“Retailer Filene’s Basement Inc. filed for Chapter 11 bankruptcy protection Monday, the latest casualty of the economic downturn but one that could have a different outcome than recent retail bankruptcies that quickly became liquidations.”

  • Google, Apple Scrutinized by the FTC –

    Google is now a target under anti-trust as it should be. “The Federal Trade Commission is looking into whether the overlap of directors on the board of Apple Inc. and Google Inc. violates antitrust laws, according to people familiar with the situation. Google Chief Executive Eric Schmidt and Arthur Levinson, the former chief executive of Genentech Inc., sit on the boards of both companies. Antitrust regulations allow the government to intervene if directors sit on the boards of two competing companies and their presence could reduce competition.”

  • We Can’t Subsidize the Banks Forever –

    “The stress tests’ conclusions are too optimistic about the banks’ absolute health, although their relative assessment is more precise, because consistent valuation methods were used. Still, with Thursday’s announcement of the results, it shouldn’t be a surprise when the usual suspects emerge. We fear that we are back to bailout purgatory, for lack of a better term. Here are some suggestions for how to extricate ourselves.”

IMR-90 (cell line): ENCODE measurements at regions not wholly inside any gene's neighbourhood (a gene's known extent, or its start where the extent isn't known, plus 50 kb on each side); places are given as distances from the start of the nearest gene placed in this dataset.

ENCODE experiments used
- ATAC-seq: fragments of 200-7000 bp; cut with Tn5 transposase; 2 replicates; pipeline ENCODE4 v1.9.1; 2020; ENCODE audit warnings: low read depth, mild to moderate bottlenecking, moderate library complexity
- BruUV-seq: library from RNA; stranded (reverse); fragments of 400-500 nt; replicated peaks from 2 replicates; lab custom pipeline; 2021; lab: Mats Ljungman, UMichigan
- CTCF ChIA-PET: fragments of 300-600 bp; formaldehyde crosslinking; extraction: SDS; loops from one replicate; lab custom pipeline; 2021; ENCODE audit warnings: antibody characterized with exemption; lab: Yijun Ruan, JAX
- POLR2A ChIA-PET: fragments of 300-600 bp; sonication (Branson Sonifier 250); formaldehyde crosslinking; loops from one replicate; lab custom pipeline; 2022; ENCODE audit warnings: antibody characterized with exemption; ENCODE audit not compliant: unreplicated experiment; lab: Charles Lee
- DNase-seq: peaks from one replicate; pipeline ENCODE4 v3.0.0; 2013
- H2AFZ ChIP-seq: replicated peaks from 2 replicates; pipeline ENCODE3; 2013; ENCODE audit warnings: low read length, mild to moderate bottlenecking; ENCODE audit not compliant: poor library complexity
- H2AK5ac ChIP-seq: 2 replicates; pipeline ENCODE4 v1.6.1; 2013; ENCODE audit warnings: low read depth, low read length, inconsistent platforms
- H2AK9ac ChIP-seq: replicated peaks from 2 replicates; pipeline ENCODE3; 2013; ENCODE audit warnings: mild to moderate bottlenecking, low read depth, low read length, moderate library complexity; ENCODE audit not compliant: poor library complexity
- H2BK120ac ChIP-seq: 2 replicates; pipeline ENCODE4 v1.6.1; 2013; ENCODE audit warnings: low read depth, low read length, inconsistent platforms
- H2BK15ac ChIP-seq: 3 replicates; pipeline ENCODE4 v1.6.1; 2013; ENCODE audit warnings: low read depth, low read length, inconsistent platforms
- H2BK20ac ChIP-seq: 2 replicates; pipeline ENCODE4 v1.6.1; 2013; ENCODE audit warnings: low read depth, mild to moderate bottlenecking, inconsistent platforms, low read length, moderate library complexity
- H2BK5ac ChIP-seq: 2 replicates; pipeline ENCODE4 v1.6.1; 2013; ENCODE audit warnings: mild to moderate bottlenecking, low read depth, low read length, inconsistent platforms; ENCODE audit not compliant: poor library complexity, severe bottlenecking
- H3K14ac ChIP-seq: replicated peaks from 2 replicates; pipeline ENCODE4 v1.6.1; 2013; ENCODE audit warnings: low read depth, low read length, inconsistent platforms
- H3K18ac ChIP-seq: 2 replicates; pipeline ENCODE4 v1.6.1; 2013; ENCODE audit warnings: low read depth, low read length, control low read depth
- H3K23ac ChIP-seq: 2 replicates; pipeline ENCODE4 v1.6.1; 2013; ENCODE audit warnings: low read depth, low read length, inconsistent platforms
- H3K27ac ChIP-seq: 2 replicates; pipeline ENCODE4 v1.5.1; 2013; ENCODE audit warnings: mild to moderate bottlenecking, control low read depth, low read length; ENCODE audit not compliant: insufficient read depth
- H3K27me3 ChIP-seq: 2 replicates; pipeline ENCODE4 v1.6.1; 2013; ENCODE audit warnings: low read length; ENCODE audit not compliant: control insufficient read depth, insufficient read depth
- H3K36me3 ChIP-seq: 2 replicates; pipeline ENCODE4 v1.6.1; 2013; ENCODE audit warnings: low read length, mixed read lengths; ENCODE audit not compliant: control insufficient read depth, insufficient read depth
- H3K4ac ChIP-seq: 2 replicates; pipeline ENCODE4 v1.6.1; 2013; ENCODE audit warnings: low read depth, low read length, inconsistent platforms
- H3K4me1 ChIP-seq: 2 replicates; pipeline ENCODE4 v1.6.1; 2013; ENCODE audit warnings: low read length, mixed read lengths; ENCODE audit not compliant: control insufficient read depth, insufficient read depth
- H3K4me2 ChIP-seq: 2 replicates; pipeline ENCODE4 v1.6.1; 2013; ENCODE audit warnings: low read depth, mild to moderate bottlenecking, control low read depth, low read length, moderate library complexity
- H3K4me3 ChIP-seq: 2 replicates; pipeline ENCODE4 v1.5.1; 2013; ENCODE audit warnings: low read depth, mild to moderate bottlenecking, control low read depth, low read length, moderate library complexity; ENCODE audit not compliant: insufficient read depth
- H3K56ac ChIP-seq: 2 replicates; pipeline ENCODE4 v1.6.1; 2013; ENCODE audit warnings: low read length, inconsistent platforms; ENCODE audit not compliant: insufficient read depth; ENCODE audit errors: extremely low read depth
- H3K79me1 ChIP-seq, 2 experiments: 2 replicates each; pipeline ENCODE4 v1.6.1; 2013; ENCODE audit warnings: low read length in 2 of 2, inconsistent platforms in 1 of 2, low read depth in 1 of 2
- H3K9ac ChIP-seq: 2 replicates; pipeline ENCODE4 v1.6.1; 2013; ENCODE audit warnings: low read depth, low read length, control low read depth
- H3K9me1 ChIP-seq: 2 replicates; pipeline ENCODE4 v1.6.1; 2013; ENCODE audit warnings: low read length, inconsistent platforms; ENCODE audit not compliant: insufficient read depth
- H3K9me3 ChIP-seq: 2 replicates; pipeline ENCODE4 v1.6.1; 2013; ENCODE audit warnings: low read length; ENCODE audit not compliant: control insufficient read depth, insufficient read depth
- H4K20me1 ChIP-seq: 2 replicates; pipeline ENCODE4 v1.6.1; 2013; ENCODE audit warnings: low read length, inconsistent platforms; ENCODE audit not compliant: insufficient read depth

• Foreclosure Trouble Spreads to Those Who Bet the Farm –

    “The home-foreclosure crisis, which began in cities and suburbs, has spread to rural America… But rural homeowners, it turns out, were just as susceptible to subprime loans and easy lending as the rest of the country, often refinancing existing mortgages to take out cash or pay off debts.”

  • More Banks Will Need Capital –

    “The U.S. is expected to direct about 10 of the 19 banks undergoing government stress tests to boost their capital, according to several people familiar with the matter, a move that officials hope will quell fears about the solvency of the financial sector. The exact number of banks affected remains under discussion. It could include Wells Fargo & Co., Bank of America, Citigroup Inc. and several regional banks. At one point, officials believed as many as 14 banks would need to raise more funds to create a stronger buffer against future losses, these people said, but that number has fallen in recent days.”

  • – Andy Xie – If China loses faith the dollar will collapse

    “Emerging economies such as China and Russia are calling for alternatives to the dollar as a reserve currency. The trigger is the Federal Reserve’s liberal policy of expanding the money supply to prop up America’s banking system and its over-indebted households”

  • FT Alphaville » “The Lehman Brothers bankruptcy is fading into history”

    Bloomberg has been running a lot of upbeat stories of late. “Bloomberg appears to be a paid-up member of the green shoots brigade, if recent stories are any indication.”

  • BBC NEWS – European economy ‘will shrink 4%’

    “the European Commission has forecast, in a massive revision from its earlier prediction.”

  • The Brighter Side of ‘Evil’ Credit-Default Swaps – Deal Journal – WSJ

    Should we eliminate Credit Default Sweaps? No. This is the argument why. Regulation and standardization will probably be the best route forward.